by Paul R. Spitzzeri
On this day in 1865, just five days after the Confederate surrender at Appommatox, Virginia ended the Civil War, President Abraham Lincoln was assassinated by John Wilkes Booth at Ford’s Theatre in Washington, D.C.
While much of nation plunged into mourning, there were many who celebrated the president’s death, including in Los Angeles. The city and county had a large community of residents from the South and a strong bent towards pro-Confederate sympathy and feeling.
In Los Angeles in the 1860 presidential election, Lincoln finished third in a field of four candidates, tallying nearly half the votes of Democrat John Breckinridge and about 30% fewer than another Democrat, Stephen Douglas.
Four years later, with demographics shifting and Union support stronger, Lincoln received just 42 fewer votes in the city of Los Angeles than Democrat George McClellan, a former Union general. In the Southern stronghold of El Monte, however, the tally was 126-18 in favor of McClellan. One of the few Republicans in that area was F.P.F. Temple. His father-in-law, William Workman, was a Democrat and vice-president at a McClellan rally in Los Angeles just prior to the election, and McClellan received 100 more votes than the incumbent in the eastern San Gabriel Valley.
The big difference, however, was in the town of Wilmington, founded by Northerner Phineas Banning and at the nearby Union army outpost at Camp Drum. Between the two, at one point in the tallying of votes, McClellan only received 2 votes, while Lincoln polled nearly 500. In California, Lincoln took the state with 59% of the vote.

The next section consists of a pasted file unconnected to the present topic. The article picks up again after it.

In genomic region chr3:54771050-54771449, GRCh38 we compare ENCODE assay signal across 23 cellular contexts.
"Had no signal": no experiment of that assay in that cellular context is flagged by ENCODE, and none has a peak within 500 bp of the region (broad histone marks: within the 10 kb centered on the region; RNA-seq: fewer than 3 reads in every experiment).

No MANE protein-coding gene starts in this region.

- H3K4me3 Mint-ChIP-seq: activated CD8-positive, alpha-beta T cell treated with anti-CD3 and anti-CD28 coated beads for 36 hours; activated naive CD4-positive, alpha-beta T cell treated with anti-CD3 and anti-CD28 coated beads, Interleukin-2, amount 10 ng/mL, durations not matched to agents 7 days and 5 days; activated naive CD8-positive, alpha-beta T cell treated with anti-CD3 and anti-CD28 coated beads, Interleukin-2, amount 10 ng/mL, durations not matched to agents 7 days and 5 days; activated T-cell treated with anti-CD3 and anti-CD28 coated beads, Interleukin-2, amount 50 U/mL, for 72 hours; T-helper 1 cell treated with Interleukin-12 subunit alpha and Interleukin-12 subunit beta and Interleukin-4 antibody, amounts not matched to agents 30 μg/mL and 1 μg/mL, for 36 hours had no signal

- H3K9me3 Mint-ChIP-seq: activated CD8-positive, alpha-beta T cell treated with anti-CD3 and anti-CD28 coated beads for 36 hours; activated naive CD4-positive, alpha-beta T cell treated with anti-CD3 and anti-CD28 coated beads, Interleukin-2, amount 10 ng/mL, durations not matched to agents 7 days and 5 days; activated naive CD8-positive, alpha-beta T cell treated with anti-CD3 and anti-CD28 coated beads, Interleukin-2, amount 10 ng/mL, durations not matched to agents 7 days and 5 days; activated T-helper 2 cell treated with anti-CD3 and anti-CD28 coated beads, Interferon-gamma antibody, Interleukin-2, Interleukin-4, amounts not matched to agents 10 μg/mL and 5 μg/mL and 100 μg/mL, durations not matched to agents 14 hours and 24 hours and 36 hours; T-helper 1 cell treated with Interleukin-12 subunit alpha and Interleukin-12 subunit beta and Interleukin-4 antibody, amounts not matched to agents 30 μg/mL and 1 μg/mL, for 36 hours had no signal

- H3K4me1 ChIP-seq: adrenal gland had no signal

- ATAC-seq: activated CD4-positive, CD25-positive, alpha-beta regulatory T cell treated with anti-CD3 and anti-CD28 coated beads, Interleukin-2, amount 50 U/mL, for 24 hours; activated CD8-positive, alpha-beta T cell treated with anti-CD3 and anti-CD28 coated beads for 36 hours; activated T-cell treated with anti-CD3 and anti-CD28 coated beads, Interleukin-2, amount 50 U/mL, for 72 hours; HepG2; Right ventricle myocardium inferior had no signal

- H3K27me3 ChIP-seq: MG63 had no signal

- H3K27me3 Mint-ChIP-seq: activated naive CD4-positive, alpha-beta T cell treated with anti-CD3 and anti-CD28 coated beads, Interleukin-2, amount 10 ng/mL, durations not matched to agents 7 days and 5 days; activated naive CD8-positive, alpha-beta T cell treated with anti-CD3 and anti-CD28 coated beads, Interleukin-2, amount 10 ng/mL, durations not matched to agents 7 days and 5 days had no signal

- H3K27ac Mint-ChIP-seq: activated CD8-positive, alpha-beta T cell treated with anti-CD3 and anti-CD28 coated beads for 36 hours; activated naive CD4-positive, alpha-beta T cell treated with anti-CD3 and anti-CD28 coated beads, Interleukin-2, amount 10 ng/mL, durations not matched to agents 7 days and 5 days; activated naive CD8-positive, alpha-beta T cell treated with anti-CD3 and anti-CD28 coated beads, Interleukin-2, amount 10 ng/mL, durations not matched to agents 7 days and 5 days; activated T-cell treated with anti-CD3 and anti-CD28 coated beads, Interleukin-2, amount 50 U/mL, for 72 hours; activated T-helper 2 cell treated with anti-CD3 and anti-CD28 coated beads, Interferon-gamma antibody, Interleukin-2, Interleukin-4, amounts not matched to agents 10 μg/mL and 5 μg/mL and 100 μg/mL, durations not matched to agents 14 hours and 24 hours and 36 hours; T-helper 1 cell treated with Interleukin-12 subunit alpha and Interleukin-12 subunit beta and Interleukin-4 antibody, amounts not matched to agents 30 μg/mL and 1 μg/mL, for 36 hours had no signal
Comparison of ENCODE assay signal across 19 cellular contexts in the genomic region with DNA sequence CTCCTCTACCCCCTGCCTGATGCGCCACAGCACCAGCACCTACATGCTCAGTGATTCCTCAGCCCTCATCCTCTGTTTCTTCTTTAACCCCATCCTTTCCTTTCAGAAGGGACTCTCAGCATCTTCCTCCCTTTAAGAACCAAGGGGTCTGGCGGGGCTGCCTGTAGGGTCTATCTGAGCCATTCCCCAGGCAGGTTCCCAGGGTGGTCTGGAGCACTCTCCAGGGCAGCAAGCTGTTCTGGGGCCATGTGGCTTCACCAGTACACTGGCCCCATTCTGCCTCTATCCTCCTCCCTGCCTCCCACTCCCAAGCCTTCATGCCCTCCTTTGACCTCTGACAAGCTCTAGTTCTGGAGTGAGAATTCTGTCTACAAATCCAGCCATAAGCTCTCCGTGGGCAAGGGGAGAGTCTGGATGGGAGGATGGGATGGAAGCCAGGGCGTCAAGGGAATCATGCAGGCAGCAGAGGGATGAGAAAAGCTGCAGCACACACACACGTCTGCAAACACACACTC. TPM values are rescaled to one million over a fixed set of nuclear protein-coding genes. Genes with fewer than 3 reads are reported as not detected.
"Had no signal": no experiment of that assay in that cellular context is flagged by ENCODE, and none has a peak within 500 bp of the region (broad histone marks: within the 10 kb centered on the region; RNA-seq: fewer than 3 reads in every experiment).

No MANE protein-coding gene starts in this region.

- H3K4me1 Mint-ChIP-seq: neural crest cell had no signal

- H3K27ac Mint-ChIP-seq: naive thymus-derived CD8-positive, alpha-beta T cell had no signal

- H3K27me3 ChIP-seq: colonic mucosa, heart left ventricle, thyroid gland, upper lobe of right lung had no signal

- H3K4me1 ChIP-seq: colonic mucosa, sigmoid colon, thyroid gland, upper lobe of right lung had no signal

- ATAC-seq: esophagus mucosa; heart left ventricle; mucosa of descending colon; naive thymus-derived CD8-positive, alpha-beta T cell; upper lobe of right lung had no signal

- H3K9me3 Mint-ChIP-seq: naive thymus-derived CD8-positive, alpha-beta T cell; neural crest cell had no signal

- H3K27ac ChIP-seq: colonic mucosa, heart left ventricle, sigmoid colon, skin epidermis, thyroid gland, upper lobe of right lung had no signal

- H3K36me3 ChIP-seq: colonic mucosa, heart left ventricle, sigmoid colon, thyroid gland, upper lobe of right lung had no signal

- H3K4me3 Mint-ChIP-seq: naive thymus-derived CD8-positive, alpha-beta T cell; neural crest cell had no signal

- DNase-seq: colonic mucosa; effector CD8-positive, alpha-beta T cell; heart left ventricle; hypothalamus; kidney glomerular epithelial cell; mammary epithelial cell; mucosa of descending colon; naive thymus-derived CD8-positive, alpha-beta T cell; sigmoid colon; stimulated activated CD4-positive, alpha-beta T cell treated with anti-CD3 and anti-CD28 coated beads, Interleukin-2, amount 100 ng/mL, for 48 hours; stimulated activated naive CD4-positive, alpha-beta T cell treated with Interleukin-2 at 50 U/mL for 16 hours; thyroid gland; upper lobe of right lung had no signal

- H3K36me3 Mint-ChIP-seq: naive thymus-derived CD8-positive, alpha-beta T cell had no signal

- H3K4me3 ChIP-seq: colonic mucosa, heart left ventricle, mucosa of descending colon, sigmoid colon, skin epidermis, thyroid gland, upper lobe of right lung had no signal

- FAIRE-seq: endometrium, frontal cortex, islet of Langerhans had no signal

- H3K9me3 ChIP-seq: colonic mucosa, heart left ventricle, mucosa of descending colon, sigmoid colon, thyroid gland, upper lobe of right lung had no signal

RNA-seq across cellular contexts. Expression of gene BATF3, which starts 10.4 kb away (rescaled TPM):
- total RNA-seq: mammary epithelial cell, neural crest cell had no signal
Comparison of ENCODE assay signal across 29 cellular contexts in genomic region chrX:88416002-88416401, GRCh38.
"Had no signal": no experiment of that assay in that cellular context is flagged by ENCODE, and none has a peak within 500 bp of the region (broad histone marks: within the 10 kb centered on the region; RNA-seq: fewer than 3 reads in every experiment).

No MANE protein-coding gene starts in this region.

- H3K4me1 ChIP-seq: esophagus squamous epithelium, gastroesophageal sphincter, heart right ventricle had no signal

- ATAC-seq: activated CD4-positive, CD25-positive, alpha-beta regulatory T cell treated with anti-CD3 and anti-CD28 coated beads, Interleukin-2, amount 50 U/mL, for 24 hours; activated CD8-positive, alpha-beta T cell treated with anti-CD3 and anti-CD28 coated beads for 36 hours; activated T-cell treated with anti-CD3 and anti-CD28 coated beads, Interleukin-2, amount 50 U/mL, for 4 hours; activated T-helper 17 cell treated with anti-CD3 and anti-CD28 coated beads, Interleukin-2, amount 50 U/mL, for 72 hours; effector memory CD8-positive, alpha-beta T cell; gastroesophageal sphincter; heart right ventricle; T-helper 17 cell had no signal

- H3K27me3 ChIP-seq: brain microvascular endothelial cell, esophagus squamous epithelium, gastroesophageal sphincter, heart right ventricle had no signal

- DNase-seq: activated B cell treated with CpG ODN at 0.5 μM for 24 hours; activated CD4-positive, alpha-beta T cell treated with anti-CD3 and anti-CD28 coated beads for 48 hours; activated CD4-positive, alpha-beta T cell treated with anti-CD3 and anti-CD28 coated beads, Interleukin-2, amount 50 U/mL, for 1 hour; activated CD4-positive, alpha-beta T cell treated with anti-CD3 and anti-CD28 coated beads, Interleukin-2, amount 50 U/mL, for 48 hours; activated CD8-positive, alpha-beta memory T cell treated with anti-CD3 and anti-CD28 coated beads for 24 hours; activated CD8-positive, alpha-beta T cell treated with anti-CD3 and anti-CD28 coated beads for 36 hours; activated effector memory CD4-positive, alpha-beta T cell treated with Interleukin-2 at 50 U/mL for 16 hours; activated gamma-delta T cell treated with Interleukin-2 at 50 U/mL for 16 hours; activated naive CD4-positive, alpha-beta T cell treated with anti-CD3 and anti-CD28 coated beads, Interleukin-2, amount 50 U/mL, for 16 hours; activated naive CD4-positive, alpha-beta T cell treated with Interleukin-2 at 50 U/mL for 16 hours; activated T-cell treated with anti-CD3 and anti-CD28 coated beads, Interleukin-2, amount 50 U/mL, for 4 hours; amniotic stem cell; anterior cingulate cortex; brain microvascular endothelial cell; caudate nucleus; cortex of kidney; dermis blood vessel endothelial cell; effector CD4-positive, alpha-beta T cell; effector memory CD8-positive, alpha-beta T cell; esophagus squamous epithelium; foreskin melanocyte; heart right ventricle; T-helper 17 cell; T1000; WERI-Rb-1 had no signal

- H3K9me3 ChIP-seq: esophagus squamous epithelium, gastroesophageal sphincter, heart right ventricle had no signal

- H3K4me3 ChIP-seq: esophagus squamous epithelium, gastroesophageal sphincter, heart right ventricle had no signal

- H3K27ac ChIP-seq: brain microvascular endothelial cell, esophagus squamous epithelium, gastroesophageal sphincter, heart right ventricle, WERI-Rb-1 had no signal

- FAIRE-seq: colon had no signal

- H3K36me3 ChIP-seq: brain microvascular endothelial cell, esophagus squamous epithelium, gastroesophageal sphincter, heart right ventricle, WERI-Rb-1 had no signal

When the president’s murder was announced in Los Angeles, there were several vocal expressions of joy in the streets. As reported in the 25 April 1865 edition of the Union-aligned newspaper, the Los Angeles News, three men were arrested the prior weekend and taken to the Drum Barracks.
Arrests for disloyalty had occurred before, most notably of Assembly member E.J.C. Kewen who was sent to Alcatraz Island (once owned by William Workman and F.P.F. Temple) for two weeks before he posted a bond and swore a loyalty oath. In 1864, Henry Hamilton, proprietor of the Los Angeles Star newspaper was sent to Alcatraz and his paper remained shuttered for four years.
The News reprinted an order from the camp’s commanding officer and namesake Richard C. Drum, which stated:
there have been found within the Department persons so utterly infamous as to exult over the assassination of the President. Such persons become virtual accessories after the fact, and will at once be arrested . . .
Los Angeles merchant Harris Newmark in his memoirs, Sixty Years in Southern California, published almost a half-century later, wrote that
one hot day in August, patriotic Biggs vociferously proclaimed his ardent attachment to the cause of Secession; whereupon he was promptly arrested, placed in charge of half a dozen cavalrymen, and made to foot it, with an iron chain and ball attached to his ankle, all the way from Los Angeles to Drum Barracks at Wilmington.